Editorial: Let’s be vigilant

Shermina Powell Richardson
– Acting Secretary General Ministry of Education, Culture, Youth and Sport

Maria was molested by her stepfather at the age of 13. She hid the truth from her mother until she was 18. When her mother reported the abuse to the police, she was told that her daughter would have to report it herself as she was now 18. Both Maria and her mother now live with guilt and shame.

Children who are emotionally or physically abused; who are neglected or are living with a parent with mental health or addiction issues, need help.

On Sint Maarten, many professionals, family members and others providing social support, try on a daily basis to prevent children from growing up under those circumstances. However, when these children do face those challenges, they try to find a solution to ensure that they have a safer alternative.

While working so diligently on this goal, professionals face considerable challenges. Their organizations often struggle with work overload, under staffing and the lack of child protection protocols and procedures. Additionally, the after effects of Hurricane Irma caused a number of daily life problems with one such being the increased risk of child abuse. There are signals that the prevalence and severity of domestic violence and child abuse cases has increased since the hurricanes, putting the child protection system under even more pressure.

It is also important to be aware of the interrelation of domestic violence and child abuse, as is being illustrated in the heart wrenching personal story of Abigail in this magazine.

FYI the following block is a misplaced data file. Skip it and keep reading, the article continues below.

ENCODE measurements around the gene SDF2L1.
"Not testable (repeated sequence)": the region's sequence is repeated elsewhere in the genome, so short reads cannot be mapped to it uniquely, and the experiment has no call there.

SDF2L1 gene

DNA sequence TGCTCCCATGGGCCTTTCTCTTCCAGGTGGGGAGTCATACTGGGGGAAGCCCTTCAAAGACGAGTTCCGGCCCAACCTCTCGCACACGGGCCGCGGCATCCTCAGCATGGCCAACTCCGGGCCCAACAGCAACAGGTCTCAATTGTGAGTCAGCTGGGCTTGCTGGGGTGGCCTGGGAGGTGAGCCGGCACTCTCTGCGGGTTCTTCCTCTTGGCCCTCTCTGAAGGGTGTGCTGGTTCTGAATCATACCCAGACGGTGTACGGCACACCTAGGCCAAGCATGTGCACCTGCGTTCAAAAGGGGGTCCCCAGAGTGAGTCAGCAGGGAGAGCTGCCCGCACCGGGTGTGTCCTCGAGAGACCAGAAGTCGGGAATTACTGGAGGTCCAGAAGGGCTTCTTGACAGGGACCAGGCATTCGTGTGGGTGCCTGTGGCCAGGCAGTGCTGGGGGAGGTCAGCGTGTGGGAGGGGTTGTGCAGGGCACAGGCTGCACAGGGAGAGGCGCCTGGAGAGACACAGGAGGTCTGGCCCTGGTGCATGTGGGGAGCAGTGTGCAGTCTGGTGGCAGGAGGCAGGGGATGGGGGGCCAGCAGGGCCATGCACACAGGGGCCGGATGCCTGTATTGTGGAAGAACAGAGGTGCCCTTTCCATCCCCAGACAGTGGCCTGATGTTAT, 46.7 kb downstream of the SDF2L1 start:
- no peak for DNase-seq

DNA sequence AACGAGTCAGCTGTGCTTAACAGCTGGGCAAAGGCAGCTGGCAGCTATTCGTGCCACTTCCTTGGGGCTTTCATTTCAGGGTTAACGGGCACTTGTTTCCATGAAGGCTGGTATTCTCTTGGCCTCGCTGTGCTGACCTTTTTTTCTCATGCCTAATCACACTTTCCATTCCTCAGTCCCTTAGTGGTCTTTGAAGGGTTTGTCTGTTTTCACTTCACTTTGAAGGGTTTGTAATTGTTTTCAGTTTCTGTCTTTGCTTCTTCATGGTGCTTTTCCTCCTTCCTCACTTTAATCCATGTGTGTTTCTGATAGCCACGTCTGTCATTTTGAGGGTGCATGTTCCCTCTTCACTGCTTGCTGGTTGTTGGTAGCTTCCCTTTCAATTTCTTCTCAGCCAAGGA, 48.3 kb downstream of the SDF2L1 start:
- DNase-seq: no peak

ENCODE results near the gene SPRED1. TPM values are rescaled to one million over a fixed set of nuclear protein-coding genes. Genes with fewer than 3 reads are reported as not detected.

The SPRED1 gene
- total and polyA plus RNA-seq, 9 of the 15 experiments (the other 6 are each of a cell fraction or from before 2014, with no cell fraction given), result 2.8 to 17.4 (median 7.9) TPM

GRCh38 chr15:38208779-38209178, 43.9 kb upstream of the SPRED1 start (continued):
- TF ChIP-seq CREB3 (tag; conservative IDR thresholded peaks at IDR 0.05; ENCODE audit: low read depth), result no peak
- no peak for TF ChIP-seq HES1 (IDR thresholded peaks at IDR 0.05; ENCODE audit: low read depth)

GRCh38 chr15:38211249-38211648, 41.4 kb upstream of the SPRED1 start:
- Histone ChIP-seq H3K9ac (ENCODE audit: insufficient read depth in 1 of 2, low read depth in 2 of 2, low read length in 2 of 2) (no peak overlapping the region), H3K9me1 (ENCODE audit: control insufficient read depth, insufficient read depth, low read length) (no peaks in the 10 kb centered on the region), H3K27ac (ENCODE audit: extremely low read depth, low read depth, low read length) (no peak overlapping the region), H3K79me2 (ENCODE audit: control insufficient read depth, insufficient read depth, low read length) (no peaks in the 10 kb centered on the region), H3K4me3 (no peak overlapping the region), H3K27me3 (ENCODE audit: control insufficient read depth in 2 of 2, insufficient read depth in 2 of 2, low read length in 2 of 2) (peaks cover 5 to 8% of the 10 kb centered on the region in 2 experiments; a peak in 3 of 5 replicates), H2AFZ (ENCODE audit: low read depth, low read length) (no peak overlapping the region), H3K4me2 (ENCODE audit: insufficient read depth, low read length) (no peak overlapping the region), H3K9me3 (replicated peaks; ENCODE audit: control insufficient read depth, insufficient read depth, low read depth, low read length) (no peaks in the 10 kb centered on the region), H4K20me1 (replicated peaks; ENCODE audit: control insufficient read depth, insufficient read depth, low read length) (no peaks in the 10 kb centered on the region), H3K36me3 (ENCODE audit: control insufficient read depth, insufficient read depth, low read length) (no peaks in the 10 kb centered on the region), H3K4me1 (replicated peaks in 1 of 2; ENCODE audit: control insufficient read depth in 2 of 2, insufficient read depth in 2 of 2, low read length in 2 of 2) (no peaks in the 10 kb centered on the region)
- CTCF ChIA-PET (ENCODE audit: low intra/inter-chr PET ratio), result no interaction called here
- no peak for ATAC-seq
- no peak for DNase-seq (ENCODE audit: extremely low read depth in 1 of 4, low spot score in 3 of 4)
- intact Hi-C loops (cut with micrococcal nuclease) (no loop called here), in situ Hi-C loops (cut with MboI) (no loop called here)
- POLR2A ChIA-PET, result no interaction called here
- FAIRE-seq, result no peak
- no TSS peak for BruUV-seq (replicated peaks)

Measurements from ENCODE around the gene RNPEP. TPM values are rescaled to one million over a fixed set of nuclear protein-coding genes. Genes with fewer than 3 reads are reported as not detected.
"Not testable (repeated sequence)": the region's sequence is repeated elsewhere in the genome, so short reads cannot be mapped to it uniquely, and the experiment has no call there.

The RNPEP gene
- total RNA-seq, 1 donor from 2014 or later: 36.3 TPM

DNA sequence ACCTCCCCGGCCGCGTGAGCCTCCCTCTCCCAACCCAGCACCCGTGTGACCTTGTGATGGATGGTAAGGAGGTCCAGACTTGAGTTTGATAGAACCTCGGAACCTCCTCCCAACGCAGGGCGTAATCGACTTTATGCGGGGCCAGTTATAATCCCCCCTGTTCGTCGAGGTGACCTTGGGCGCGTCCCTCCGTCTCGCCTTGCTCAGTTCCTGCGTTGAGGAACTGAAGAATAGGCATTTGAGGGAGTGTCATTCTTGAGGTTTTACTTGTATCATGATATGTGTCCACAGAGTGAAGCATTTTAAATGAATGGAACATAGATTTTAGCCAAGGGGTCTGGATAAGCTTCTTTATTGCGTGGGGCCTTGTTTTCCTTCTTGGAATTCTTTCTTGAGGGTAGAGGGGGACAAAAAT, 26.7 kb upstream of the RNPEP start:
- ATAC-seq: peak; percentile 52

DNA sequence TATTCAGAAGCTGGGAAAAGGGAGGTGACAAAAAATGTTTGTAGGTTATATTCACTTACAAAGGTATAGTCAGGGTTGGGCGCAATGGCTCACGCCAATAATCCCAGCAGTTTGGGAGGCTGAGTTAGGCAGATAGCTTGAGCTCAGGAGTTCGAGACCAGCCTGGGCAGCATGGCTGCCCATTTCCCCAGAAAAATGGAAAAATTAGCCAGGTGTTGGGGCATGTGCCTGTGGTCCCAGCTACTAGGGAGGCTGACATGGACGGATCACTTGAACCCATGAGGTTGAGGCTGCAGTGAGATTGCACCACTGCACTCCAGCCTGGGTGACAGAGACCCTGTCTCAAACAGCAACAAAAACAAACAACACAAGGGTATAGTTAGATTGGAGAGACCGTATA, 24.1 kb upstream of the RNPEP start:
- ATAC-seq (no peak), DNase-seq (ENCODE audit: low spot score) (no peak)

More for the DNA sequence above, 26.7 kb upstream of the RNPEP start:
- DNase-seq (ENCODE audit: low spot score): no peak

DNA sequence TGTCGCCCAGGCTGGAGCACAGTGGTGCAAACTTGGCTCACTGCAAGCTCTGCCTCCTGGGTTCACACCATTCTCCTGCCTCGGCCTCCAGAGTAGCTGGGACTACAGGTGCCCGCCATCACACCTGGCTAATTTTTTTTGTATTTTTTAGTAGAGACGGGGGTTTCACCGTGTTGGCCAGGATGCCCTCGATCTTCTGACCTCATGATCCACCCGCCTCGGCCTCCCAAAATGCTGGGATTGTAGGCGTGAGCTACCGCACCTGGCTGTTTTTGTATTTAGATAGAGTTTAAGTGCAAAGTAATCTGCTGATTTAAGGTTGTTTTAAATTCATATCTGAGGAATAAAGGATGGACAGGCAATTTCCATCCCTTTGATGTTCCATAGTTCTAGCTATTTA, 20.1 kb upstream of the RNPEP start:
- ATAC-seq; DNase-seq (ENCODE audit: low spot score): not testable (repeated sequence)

We call upon professionals working with parents – mental health, police, first aid – to also take responsibility for child safety and dare to talk with parents about the risks of violence.

Strong foundation
Luckily, there are some important strengths too. Sint Maarten is one of the countries that has a strong law that prohibits corporal punishment. If we manage to improve the implementation of this law by increasing awareness campaigns on positive parenting, this could lead to a reduction in violence against children and lay a strong foundation for introducing new child protection policies like reporting codes.

This brings me to the other strength of Sint Maarten namely: people who care about the community and its children, take the initiative to improve the situation of both parents and children, helping the latter to develop themselves. One of these examples is beautifully illustrated in the feature story of Jessica Richardson’s Rock Church, where children are encouraged to express themselves and to speak about their troubles and emotions. Another strength on Sint Maarten is the fact that schools are already trained in a trauma sensitive approach. This means that there is already an awareness of the resilience of children and how to improve this.

Distribute information
Together with UNICEF NL, the government of Sint Maarten wants to improve the protection of children, even within the limits of the many challenges we face. By producing this magazine with the AUGEO Foundation and UNICEF NL, we – the newly established Child Protection Working Group – want to provide a medium to distribute information regarding the changes, strengths and challenges identified by professionals working in the child protection system on Sint Maarten.

We hope to inspire you as professionals in your work, so that Maria and all the other children living in difficult circumstances at home have a better chance of living a good life.